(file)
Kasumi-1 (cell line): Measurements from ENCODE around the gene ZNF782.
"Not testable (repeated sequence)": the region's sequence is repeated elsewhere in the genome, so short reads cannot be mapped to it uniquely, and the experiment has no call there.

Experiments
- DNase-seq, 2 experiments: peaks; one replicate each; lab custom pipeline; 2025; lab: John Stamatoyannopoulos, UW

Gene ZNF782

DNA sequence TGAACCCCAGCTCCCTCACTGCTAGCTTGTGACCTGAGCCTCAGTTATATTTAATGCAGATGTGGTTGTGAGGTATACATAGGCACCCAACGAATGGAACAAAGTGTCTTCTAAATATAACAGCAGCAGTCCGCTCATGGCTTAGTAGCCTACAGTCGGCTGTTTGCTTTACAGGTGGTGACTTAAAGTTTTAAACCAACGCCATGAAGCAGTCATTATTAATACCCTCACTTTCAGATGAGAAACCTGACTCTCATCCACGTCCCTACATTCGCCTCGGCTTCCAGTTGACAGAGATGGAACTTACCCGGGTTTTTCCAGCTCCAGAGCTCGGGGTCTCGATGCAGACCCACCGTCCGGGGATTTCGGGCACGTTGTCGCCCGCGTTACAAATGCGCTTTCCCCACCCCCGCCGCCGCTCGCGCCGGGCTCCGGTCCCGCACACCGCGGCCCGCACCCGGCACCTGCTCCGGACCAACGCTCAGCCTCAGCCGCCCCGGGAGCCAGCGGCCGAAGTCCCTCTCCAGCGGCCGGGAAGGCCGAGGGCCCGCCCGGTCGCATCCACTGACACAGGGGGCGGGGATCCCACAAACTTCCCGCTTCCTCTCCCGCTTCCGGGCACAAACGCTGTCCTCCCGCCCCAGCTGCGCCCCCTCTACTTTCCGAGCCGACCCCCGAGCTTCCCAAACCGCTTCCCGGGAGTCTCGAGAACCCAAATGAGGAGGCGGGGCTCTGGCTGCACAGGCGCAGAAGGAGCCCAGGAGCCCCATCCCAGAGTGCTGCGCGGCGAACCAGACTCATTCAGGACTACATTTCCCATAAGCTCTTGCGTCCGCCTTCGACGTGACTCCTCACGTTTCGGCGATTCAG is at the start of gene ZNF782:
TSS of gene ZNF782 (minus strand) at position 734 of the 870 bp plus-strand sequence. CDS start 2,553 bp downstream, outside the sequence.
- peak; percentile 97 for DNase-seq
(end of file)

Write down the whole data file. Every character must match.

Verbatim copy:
Kasumi-1 (cell line): Measurements from ENCODE around the gene ZNF782.
"Not testable (repeated sequence)": the region's sequence is repeated elsewhere in the genome, so short reads cannot be mapped to it uniquely, and the experiment has no call there.

Experiments
- DNase-seq, 2 experiments: peaks; one replicate each; lab custom pipeline; 2025; lab: John Stamatoyannopoulos, UW

Gene ZNF782

DNA sequence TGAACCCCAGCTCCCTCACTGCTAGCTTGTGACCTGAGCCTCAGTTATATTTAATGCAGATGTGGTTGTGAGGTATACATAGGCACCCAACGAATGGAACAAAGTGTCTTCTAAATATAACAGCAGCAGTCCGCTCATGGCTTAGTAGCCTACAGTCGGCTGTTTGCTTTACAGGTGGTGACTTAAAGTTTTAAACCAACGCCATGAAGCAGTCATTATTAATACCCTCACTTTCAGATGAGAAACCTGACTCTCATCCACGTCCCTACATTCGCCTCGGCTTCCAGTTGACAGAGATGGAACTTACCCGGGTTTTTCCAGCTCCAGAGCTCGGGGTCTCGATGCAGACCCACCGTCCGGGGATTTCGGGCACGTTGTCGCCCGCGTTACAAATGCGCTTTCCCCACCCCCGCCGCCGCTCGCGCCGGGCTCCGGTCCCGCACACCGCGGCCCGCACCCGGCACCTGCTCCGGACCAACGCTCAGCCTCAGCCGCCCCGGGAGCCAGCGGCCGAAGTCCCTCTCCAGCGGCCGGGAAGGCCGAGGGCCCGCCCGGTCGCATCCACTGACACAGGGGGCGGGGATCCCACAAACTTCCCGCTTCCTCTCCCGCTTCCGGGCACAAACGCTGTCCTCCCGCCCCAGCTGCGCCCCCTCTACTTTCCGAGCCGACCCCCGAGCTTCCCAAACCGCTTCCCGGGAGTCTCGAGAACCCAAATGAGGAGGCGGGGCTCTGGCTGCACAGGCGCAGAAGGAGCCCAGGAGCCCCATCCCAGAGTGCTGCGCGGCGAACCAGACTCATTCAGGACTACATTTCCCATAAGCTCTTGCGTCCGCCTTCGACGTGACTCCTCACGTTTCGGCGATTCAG is at the start of gene ZNF782:
TSS of gene ZNF782 (minus strand) at position 734 of the 870 bp plus-strand sequence. CDS start 2,553 bp downstream, outside the sequence.
- peak; percentile 97 for DNase-seq